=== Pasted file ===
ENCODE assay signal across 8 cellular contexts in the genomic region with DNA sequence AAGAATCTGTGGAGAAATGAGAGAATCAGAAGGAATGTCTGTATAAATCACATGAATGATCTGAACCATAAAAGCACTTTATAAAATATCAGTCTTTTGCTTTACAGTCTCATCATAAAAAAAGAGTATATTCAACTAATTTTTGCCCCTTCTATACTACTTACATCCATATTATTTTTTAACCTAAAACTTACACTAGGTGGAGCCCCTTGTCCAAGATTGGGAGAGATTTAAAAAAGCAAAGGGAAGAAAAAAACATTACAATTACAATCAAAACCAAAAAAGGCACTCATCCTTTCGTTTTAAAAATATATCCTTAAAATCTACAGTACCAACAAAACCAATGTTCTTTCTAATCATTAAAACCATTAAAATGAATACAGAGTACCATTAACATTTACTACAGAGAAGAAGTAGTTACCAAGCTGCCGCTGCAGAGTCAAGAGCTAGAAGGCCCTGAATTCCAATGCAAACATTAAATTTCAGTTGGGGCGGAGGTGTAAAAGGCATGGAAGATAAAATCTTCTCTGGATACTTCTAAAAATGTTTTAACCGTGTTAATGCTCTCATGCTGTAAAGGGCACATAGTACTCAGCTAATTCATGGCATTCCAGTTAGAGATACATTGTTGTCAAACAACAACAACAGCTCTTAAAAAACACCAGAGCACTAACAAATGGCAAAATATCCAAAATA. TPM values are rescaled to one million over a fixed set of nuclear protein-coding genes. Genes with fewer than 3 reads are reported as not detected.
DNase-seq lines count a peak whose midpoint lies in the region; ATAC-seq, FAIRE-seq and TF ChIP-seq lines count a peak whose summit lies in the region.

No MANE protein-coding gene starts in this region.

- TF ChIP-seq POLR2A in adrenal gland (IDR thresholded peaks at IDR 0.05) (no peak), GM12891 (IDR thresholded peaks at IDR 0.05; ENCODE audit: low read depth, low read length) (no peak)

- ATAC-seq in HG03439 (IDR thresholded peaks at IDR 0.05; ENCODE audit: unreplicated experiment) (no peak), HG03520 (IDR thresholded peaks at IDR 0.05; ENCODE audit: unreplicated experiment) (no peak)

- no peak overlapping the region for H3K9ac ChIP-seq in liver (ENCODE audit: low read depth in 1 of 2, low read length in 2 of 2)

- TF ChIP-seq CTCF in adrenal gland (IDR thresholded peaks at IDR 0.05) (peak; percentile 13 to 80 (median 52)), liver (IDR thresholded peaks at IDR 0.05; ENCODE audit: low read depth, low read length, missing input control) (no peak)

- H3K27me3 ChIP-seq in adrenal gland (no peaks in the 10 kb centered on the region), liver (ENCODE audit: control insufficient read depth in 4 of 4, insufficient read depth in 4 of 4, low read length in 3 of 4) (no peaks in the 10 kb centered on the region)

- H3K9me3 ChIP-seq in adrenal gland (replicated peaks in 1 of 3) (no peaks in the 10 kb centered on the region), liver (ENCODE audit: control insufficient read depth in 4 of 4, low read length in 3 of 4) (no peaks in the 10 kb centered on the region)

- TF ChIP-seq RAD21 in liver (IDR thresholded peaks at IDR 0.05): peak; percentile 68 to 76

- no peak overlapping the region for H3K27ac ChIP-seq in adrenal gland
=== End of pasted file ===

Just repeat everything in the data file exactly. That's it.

ENCODE assay signal across 8 cellular contexts in the genomic region with DNA sequence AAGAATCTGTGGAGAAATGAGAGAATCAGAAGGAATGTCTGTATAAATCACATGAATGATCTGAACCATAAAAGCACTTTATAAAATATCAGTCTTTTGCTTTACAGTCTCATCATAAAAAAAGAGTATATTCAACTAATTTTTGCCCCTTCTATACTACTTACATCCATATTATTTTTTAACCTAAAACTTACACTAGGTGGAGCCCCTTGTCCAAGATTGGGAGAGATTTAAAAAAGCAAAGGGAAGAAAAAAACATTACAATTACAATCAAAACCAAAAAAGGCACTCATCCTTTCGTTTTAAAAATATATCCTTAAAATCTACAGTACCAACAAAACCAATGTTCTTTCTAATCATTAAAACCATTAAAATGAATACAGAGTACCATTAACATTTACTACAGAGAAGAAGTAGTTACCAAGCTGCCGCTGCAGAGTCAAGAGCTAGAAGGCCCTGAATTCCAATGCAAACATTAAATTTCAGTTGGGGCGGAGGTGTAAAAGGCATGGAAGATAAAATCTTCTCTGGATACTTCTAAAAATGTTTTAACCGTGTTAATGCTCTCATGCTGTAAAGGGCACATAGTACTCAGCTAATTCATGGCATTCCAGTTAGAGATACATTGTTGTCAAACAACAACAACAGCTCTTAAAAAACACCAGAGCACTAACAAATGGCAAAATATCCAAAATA. TPM values are rescaled to one million over a fixed set of nuclear protein-coding genes. Genes with fewer than 3 reads are reported as not detected.
DNase-seq lines count a peak whose midpoint lies in the region; ATAC-seq, FAIRE-seq and TF ChIP-seq lines count a peak whose summit lies in the region.

No MANE protein-coding gene starts in this region.

- TF ChIP-seq POLR2A in adrenal gland (IDR thresholded peaks at IDR 0.05) (no peak), GM12891 (IDR thresholded peaks at IDR 0.05; ENCODE audit: low read depth, low read length) (no peak)

- ATAC-seq in HG03439 (IDR thresholded peaks at IDR 0.05; ENCODE audit: unreplicated experiment) (no peak), HG03520 (IDR thresholded peaks at IDR 0.05; ENCODE audit: unreplicated experiment) (no peak)

- no peak overlapping the region for H3K9ac ChIP-seq in liver (ENCODE audit: low read depth in 1 of 2, low read length in 2 of 2)

- TF ChIP-seq CTCF in adrenal gland (IDR thresholded peaks at IDR 0.05) (peak; percentile 13 to 80 (median 52)), liver (IDR thresholded peaks at IDR 0.05; ENCODE audit: low read depth, low read length, missing input control) (no peak)

- H3K27me3 ChIP-seq in adrenal gland (no peaks in the 10 kb centered on the region), liver (ENCODE audit: control insufficient read depth in 4 of 4, insufficient read depth in 4 of 4, low read length in 3 of 4) (no peaks in the 10 kb centered on the region)

- H3K9me3 ChIP-seq in adrenal gland (replicated peaks in 1 of 3) (no peaks in the 10 kb centered on the region), liver (ENCODE audit: control insufficient read depth in 4 of 4, low read length in 3 of 4) (no peaks in the 10 kb centered on the region)

- TF ChIP-seq RAD21 in liver (IDR thresholded peaks at IDR 0.05): peak; percentile 68 to 76

- no peak overlapping the region for H3K27ac ChIP-seq in adrenal gland